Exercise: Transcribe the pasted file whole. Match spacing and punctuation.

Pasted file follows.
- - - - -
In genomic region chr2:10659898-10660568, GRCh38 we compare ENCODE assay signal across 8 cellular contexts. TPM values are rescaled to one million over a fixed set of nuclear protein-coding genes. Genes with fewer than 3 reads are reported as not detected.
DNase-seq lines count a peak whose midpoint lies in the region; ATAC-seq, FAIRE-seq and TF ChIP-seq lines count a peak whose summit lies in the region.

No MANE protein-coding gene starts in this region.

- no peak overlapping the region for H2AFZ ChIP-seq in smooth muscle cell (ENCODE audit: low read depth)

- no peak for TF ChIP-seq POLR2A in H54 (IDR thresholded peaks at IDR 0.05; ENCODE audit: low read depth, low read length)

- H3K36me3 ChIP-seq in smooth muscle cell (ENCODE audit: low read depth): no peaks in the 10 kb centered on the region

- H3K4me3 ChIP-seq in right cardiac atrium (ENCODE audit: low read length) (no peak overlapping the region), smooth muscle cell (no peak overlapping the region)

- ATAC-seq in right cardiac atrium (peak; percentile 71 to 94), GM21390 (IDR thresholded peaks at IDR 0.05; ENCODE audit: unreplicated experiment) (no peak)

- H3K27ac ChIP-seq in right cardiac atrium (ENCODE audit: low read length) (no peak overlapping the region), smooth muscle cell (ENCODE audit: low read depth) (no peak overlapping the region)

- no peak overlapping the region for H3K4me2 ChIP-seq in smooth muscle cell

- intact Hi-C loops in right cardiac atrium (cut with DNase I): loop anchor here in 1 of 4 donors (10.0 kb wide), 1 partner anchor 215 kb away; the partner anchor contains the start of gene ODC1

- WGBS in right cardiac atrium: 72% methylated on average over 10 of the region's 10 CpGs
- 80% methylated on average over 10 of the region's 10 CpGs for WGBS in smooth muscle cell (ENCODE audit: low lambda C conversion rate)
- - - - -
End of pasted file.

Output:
In genomic region chr2:10659898-10660568, GRCh38 we compare ENCODE assay signal across 8 cellular contexts. TPM values are rescaled to one million over a fixed set of nuclear protein-coding genes. Genes with fewer than 3 reads are reported as not detected.
DNase-seq lines count a peak whose midpoint lies in the region; ATAC-seq, FAIRE-seq and TF ChIP-seq lines count a peak whose summit lies in the region.

No MANE protein-coding gene starts in this region.

- no peak overlapping the region for H2AFZ ChIP-seq in smooth muscle cell (ENCODE audit: low read depth)

- no peak for TF ChIP-seq POLR2A in H54 (IDR thresholded peaks at IDR 0.05; ENCODE audit: low read depth, low read length)

- H3K36me3 ChIP-seq in smooth muscle cell (ENCODE audit: low read depth): no peaks in the 10 kb centered on the region

- H3K4me3 ChIP-seq in right cardiac atrium (ENCODE audit: low read length) (no peak overlapping the region), smooth muscle cell (no peak overlapping the region)

- ATAC-seq in right cardiac atrium (peak; percentile 71 to 94), GM21390 (IDR thresholded peaks at IDR 0.05; ENCODE audit: unreplicated experiment) (no peak)

- H3K27ac ChIP-seq in right cardiac atrium (ENCODE audit: low read length) (no peak overlapping the region), smooth muscle cell (ENCODE audit: low read depth) (no peak overlapping the region)

- no peak overlapping the region for H3K4me2 ChIP-seq in smooth muscle cell

- intact Hi-C loops in right cardiac atrium (cut with DNase I): loop anchor here in 1 of 4 donors (10.0 kb wide), 1 partner anchor 215 kb away; the partner anchor contains the start of gene ODC1

- WGBS in right cardiac atrium: 72% methylated on average over 10 of the region's 10 CpGs
- 80% methylated on average over 10 of the region's 10 CpGs for WGBS in smooth muscle cell (ENCODE audit: low lambda C conversion rate)